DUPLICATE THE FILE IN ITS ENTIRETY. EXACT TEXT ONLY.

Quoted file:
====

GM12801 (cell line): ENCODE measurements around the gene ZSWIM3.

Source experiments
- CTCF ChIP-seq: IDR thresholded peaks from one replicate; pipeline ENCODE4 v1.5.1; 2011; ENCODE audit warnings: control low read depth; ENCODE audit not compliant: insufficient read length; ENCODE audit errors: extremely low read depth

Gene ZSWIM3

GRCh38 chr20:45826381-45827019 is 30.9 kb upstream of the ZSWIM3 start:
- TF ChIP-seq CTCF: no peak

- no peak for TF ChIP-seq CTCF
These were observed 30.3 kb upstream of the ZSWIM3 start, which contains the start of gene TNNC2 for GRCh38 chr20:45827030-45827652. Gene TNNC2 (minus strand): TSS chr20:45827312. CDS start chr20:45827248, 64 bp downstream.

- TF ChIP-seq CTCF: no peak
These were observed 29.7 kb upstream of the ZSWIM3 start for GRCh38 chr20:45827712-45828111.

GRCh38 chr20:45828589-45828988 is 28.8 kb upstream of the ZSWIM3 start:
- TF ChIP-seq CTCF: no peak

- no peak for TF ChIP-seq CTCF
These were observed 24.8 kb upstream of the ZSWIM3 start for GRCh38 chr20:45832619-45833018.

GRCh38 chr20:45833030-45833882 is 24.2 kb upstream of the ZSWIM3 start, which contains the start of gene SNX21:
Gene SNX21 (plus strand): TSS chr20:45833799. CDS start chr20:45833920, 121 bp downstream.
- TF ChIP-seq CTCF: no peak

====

GM12801 (cell line): ENCODE measurements around the gene ZSWIM3.

Source experiments
- CTCF ChIP-seq: IDR thresholded peaks from one replicate; pipeline ENCODE4 v1.5.1; 2011; ENCODE audit warnings: control low read depth; ENCODE audit not compliant: insufficient read length; ENCODE audit errors: extremely low read depth

Gene ZSWIM3

GRCh38 chr20:45826381-45827019 is 30.9 kb upstream of the ZSWIM3 start:
- TF ChIP-seq CTCF: no peak

- no peak for TF ChIP-seq CTCF
These were observed 30.3 kb upstream of the ZSWIM3 start, which contains the start of gene TNNC2 for GRCh38 chr20:45827030-45827652. Gene TNNC2 (minus strand): TSS chr20:45827312. CDS start chr20:45827248, 64 bp downstream.

- TF ChIP-seq CTCF: no peak
These were observed 29.7 kb upstream of the ZSWIM3 start for GRCh38 chr20:45827712-45828111.

GRCh38 chr20:45828589-45828988 is 28.8 kb upstream of the ZSWIM3 start:
- TF ChIP-seq CTCF: no peak

- no peak for TF ChIP-seq CTCF
These were observed 24.8 kb upstream of the ZSWIM3 start for GRCh38 chr20:45832619-45833018.

GRCh38 chr20:45833030-45833882 is 24.2 kb upstream of the ZSWIM3 start, which contains the start of gene SNX21:
Gene SNX21 (plus strand): TSS chr20:45833799. CDS start chr20:45833920, 121 bp downstream.
- TF ChIP-seq CTCF: no peak